Korean shipyards invest In automation

Seoul - As offshore drilling and production units become more complex, shipyards have to evaluate and update processes and tools.

Seoul - As offshore drilling and production units become more complex, shipyards have to evaluate and update processes and tools. Korean yards, which have been highly regarded as reliable and competent facilities for decades, are investing in R&D with the goal of developing automated approaches to carry out routine tasks and introducing innovative technologies to improve construction capability.

R&D investment

Construction of the Daewoo Shipbuilding and Marine Engineering (DSME) shipyard began in 1973 at Okpo Bay, Geoje Island, on the southeastern tip of the Korean Peninsula. Completed in 1981, DSME has since grown into a premium shipbuilding and offshore contractor specializing in offshore platforms, drilling rigs and FPSO units/floating production units. To improve the construction process, engineers at the DSME R&D center are focusing on product design and production technologies fundamental to offshore assets. The onsite Research Institute comprises two research laboratories: a comprehensive test laboratory dedicated to R&D for welding technology and testing of related devices and a test and measurement laboratory for HSErelated research. The Research Institute is developing and designing hull forms for offshore vessels and advancing hydrodynamic performance analysis and evaluation technology using computational fluid dynamics. The yard also develops analysis methods to determine offshore structure strength and fatigue and is investing in complex structure design technology. Additional R&D focuses on diagnosis and control technology for structural deformation and finding ways to apply composite materials. The test laboratory for welding is looking into multiple issues - arctic welding, plumbing welding, thick-plate welding, thin-plate welding, high-energy welding, etc. - in addition to developing technologies for analyzing and assessing materials, assessing low-temperature toughness/ rupture testing and evaluating welding materials. Other focus areas include corrosion/heat treatment, steel processing, technology for analyzing residual stress and fatigue strength for welded areas, and investigation into welding mechanization and automation. The focus on automation encompasses development and field application of automation-related devices, facilities and systems. Current research targets automation processes and facilities layout with research into the application of robot systems in the field.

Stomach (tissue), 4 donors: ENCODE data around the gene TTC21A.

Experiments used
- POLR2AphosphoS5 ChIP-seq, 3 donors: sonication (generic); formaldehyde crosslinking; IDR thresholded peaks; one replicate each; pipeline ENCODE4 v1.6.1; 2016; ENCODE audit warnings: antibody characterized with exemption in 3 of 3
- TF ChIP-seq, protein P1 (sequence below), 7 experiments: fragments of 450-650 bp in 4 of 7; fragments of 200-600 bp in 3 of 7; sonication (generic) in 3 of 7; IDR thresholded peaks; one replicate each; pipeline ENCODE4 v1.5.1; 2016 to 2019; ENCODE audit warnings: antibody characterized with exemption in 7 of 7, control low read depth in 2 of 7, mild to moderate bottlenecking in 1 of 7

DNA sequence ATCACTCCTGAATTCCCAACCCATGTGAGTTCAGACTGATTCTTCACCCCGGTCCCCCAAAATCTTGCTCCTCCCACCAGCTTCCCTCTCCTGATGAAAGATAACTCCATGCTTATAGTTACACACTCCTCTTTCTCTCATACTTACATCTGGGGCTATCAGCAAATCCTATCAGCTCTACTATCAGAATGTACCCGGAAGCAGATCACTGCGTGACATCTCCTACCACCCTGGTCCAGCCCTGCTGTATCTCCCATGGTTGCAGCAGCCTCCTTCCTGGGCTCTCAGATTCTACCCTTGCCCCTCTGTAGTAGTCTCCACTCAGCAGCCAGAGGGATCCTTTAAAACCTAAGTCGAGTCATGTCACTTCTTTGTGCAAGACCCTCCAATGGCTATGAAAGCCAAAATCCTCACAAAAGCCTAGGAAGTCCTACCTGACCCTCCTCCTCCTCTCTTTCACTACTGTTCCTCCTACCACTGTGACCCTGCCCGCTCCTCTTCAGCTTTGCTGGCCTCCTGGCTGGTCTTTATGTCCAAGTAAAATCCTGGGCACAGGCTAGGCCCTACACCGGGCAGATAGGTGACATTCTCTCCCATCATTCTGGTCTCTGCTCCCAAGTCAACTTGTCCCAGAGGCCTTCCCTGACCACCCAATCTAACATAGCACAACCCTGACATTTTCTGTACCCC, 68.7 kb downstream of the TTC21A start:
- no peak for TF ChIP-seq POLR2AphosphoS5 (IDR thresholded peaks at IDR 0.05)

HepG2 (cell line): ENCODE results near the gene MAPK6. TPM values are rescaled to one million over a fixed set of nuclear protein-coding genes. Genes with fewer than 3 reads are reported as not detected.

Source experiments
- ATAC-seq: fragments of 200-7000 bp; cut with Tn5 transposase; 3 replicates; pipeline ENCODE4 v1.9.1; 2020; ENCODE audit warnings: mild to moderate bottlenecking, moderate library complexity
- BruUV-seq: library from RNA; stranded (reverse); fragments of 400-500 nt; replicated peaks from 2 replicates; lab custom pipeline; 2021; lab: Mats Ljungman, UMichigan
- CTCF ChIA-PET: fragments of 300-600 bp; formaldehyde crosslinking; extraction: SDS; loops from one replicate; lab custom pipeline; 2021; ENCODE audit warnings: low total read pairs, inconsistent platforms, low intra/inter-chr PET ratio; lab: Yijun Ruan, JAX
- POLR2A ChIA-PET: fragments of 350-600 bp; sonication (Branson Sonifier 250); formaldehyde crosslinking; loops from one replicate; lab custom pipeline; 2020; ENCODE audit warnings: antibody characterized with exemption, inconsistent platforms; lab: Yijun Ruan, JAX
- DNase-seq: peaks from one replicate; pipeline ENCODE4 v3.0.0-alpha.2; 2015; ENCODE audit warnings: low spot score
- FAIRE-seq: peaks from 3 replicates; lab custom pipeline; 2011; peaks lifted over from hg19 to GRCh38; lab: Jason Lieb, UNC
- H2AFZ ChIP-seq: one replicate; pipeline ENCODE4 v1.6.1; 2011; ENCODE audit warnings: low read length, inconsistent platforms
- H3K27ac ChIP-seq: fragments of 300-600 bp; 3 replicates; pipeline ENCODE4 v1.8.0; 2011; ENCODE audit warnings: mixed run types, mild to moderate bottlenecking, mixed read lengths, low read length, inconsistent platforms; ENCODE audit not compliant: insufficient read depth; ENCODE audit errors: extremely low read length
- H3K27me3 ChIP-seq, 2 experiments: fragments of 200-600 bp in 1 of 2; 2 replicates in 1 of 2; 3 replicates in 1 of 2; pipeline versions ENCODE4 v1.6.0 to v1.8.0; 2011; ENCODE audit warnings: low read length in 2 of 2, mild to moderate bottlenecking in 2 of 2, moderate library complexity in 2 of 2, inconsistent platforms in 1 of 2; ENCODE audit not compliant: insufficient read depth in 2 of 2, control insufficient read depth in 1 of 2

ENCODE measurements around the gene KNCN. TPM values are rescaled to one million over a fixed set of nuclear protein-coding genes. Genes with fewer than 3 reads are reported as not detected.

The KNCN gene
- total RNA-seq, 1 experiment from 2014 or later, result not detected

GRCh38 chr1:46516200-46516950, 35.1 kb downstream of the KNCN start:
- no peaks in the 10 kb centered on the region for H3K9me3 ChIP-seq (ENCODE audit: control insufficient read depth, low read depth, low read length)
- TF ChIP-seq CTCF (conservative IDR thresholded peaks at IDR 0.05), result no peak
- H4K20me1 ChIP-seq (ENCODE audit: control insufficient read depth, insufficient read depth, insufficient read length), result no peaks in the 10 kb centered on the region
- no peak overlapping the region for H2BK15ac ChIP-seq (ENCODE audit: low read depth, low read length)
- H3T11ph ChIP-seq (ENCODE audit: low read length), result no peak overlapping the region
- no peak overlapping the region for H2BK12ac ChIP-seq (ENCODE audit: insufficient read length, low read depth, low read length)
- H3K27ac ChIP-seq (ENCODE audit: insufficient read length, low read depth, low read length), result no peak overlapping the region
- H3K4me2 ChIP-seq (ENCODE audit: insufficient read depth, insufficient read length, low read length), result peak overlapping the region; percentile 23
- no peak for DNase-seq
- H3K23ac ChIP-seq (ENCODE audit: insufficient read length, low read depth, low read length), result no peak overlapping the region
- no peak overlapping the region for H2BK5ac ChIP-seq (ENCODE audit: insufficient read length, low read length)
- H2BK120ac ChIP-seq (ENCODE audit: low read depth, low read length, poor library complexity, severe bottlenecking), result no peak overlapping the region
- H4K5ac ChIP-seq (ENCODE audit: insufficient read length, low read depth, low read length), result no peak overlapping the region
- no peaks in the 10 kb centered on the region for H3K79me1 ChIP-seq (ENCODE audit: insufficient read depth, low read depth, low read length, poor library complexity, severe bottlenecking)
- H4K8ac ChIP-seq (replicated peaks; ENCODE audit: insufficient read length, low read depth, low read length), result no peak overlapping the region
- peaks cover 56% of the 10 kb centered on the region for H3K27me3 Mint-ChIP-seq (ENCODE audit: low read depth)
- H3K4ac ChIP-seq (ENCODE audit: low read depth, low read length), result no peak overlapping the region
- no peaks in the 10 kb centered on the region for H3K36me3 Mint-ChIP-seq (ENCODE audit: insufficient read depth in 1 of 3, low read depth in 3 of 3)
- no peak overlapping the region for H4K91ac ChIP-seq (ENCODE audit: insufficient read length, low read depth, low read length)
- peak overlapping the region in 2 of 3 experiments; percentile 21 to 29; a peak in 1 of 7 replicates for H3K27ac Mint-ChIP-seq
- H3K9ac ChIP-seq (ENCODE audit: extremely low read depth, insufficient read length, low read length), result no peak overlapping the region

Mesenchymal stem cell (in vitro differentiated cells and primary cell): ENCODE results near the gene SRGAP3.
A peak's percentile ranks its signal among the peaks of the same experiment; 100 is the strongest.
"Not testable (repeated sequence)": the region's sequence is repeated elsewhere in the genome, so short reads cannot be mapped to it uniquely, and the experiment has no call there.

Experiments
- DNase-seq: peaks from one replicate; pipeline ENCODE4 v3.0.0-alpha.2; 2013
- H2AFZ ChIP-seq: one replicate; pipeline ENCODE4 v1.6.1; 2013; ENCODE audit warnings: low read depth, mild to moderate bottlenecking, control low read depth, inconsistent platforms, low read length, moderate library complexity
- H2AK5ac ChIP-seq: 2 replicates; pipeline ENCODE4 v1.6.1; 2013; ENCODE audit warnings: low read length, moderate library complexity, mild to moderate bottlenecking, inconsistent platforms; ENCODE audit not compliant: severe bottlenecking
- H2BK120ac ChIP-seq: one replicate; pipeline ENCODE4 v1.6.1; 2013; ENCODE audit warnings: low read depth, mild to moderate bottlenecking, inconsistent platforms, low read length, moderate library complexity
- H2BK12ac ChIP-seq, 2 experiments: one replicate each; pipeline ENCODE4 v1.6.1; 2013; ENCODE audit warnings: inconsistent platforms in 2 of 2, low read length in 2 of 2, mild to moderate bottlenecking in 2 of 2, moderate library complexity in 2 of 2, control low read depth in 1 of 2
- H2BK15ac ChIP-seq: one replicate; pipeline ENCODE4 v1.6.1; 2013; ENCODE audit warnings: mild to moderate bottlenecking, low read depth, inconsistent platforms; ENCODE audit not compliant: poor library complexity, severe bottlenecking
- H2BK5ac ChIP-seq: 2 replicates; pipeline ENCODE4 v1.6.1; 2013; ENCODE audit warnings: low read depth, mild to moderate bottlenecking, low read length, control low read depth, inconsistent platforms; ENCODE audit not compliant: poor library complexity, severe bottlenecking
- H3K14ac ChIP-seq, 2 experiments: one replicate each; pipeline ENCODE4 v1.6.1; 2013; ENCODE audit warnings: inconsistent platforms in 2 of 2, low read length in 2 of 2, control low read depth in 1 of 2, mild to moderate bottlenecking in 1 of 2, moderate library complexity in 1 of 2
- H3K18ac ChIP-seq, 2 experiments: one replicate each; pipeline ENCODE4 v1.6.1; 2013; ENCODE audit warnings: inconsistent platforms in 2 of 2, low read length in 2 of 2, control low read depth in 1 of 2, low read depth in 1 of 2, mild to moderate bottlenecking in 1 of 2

Welding, manufacturing automation leveraged